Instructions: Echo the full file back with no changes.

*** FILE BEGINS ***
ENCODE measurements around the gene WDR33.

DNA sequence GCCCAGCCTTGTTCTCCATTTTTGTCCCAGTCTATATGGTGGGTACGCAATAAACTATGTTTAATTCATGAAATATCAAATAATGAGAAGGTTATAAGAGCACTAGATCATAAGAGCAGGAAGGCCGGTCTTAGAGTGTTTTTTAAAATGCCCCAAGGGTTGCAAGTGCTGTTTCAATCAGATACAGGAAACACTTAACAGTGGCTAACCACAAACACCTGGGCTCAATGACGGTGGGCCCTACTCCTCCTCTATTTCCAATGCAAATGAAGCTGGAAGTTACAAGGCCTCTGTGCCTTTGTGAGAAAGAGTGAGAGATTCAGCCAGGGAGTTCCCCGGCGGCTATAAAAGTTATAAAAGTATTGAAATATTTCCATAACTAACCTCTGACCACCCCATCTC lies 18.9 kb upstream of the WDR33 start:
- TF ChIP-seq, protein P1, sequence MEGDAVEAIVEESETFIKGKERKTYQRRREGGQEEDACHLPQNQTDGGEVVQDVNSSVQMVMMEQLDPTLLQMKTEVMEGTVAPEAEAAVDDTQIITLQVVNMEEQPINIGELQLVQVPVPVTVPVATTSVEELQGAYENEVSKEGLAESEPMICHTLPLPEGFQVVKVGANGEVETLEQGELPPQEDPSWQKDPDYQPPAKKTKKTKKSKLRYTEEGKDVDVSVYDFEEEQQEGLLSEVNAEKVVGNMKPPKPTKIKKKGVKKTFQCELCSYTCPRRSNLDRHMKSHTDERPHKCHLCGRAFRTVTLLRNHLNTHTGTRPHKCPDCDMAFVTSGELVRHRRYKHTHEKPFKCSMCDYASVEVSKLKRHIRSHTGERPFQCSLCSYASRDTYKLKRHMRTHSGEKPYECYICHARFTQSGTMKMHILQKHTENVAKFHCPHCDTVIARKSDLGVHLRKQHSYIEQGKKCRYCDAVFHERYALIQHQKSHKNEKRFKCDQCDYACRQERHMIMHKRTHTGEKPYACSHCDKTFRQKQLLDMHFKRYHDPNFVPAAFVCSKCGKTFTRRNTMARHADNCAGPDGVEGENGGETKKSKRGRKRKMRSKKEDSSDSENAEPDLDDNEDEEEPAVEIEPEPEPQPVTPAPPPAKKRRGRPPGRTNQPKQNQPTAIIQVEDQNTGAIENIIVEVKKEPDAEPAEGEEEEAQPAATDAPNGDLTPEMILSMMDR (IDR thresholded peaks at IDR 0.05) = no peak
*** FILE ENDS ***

ENCODE measurements around the gene WDR33.

DNA sequence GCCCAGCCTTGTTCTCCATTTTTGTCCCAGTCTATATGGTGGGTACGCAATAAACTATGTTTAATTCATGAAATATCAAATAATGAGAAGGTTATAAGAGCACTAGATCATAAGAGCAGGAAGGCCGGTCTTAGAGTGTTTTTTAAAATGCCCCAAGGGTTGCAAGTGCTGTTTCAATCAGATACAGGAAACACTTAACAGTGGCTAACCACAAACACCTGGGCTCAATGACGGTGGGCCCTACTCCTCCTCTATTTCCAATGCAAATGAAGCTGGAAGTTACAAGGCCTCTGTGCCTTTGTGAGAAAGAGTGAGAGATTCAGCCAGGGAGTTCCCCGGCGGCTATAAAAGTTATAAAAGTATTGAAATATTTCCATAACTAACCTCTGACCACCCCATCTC lies 18.9 kb upstream of the WDR33 start:
- TF ChIP-seq, protein P1, sequence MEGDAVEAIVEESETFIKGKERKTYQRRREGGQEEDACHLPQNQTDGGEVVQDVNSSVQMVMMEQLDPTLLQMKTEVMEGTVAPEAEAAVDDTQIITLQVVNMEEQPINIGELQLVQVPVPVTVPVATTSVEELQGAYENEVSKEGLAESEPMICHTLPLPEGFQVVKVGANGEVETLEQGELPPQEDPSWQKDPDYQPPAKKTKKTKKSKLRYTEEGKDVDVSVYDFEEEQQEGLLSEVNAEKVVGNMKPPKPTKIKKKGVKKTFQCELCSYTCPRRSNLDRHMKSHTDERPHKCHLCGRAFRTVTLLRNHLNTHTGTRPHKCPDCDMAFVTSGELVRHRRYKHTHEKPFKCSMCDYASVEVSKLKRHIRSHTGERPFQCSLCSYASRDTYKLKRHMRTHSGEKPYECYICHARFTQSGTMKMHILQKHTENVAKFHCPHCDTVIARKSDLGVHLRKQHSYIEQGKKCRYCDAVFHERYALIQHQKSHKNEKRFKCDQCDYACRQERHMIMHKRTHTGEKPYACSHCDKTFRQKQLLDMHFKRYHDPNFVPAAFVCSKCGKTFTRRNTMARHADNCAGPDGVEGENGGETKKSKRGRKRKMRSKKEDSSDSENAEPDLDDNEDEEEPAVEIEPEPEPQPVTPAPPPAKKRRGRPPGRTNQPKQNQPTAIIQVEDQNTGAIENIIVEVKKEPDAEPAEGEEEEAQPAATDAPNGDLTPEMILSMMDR (IDR thresholded peaks at IDR 0.05) = no peak